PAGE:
Maybe you’re still living your memoir. You haven’t yet reached the place of achievement or success or peace that makes the past okay. Your story literally hasn’t finished.

  • Flip back through your pages. Can you tell Protagonist-You, “Hold on, you can make it, it’s going to get better when X happens”? If you can’t, you’re probably still living the journey. There’s pain and change and release yet to come. Take notes. You’ll be glad to have them when your story ends.
  • Meanwhile, take action: what would be a satisfying resolution to your journey?
    Write an imaginary final chapter, as if your memoir were a novel. What happens to the protagonist? How has she grown or changed? How is her life different from where she started? Who and what are still in her life? What has been shed or repudiated or forgotten?
  • List the specific steps your protagonist chose to move from problem to resolution. Check off any steps you’ve actually taken in your life. What steps remain to earn the satisfying resolution?
  • Start carrying out those steps. If they seem insurmountable, enlist a trusted friend, a therapist, or even a writing coach to help you choose the change in your life that will conclude your memoir.

Yes, this is a lot like therapy.

But how much better do you want your life to be? How much do you want to finish your book? What would end your story well?

You really do get to choose.

____________________________________________

Allison K Williams is Brevity‘s Social Media Editor. Today on Instagram, she writes about why writing is like circus…and when you’re “good enough.” Click through to read!

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§ 12 Responses to Choose Your Own Adventure

  • jhonrobinson1577 says:

    Hi, I hope you are in great health. I find your article very helpful keep up the good work.

  • joellefraser says:

    I really enjoyed this–and in addition two choosing your adventure, the idea that you can, in a way, choose your own ending. That’s inspiring for writing and life both!

  • Michael Lewis says:

    Thanks for this, Allison. I am not writing a memoir but I think there are techniques here that could help writers of fiction find new ways of entering into their characters…particularly when we feel stuck. Great essay! Many gratitudes.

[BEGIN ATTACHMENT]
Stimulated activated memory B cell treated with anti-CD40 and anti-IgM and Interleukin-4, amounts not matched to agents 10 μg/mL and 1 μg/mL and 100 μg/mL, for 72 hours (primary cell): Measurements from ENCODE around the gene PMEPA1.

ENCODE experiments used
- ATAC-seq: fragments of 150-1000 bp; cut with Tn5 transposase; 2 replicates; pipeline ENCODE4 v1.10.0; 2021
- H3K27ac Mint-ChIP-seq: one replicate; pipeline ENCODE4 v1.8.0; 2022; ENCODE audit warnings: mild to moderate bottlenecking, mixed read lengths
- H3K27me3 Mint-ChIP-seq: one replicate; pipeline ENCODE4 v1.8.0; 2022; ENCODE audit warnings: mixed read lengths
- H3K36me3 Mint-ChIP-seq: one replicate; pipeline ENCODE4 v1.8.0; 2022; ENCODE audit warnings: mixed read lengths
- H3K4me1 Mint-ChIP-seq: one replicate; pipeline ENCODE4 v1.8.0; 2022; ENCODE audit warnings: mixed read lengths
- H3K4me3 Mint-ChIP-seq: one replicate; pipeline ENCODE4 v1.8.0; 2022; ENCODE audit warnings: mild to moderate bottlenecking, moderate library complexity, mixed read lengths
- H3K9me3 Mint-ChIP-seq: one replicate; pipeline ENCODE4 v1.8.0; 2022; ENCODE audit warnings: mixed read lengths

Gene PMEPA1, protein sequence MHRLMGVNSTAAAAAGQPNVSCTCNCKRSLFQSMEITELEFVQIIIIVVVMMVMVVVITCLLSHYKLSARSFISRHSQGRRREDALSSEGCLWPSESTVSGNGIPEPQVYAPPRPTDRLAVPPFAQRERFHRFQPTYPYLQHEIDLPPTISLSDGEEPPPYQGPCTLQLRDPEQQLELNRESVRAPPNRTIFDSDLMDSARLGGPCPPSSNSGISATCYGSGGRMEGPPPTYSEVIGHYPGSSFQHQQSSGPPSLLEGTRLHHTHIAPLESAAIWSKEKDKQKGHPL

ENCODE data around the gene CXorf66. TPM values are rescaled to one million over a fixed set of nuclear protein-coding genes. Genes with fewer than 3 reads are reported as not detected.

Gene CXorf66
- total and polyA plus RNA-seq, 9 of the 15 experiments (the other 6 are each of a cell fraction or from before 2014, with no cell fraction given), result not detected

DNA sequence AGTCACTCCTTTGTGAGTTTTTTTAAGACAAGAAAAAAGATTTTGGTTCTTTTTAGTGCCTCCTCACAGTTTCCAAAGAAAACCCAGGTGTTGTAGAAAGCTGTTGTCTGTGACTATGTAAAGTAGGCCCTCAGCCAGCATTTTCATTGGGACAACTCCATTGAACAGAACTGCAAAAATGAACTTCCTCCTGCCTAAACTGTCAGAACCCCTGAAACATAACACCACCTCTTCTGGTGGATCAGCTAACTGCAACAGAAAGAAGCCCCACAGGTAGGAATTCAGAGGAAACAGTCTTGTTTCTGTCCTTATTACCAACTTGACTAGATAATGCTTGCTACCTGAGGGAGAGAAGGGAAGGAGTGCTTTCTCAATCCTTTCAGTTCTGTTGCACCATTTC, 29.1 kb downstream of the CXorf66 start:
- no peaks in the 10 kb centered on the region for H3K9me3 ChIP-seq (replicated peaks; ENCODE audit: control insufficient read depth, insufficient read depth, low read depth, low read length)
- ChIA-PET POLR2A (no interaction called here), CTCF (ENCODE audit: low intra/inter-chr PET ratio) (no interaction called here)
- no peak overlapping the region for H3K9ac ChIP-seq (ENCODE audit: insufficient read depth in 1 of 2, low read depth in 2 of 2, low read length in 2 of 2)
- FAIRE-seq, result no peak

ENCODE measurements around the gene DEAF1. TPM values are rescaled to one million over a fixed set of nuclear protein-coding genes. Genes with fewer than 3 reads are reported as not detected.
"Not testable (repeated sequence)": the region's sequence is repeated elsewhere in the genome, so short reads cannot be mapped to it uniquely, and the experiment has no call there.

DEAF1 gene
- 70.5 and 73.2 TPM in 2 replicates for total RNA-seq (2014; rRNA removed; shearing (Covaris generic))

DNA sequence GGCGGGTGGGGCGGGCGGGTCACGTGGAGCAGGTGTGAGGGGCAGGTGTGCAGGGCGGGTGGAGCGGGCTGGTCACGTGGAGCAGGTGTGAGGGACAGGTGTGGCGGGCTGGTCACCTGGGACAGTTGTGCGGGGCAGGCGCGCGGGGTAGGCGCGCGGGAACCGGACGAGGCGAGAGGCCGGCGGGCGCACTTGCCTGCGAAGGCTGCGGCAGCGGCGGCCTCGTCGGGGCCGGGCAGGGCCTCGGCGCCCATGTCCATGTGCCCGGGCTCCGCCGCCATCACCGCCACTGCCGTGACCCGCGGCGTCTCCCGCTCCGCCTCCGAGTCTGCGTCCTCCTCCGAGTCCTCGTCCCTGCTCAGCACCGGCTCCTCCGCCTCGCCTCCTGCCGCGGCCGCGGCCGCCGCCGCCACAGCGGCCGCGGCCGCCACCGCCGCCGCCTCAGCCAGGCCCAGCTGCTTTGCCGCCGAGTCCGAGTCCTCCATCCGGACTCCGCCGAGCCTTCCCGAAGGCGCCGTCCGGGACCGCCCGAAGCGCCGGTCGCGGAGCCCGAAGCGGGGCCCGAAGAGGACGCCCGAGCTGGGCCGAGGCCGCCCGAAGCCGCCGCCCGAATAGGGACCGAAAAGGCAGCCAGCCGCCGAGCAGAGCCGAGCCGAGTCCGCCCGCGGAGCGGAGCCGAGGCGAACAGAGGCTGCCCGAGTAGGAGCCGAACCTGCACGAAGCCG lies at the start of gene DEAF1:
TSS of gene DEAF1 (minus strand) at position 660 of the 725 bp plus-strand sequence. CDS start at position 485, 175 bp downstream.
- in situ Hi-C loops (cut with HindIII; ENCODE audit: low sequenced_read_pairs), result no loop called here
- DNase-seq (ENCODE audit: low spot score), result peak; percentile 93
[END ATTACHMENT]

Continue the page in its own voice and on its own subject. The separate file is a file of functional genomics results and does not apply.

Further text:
• Allison K Williams says:

      You’re welcome! I think novelists can also be helped by figuring out where the story starts and ends – I’ve seen quite a few books that start too early, and there are pages of backstory or extraneous info before the story really starts. Back-tracking from the climax can help figure out where to actually start the story!

  • This is where I feel fiction is so much easier. I think it’s difficult to tell where one story starts and ends in a life. (Or maybe that’s because I’m not a memoirist.) I just read a memoir, which I enjoyed, but which didn’t feel finished. The story wasn’t over. And other side-stories were folded in to make up for the lack of length. I wished she’d waited a good 10 years, finished the one story. But then, it wasn’t my story to tell–or direct.

    • Allison K Williams says:

      But you’re entitled to your reading opinion! Yeah, I think there are some memoirs that just aren’t resolved yet, so there’s not enough *there*.

  • stacyeholden says:

    Words to write by… I am posting this above my desk. Thanks for these words of good counsel, Allison.

  • lgood67334 says:

    Good job! Love those steps. Thanks for confirming that I did many things right in Never Too Late: From Wannabe to Wife at 62.

  • This is so helpful!! Thank you!

  • Diane Vacca says:

    Words to live and write by… So many valuable insights and sensible advice. Thank you, Allison.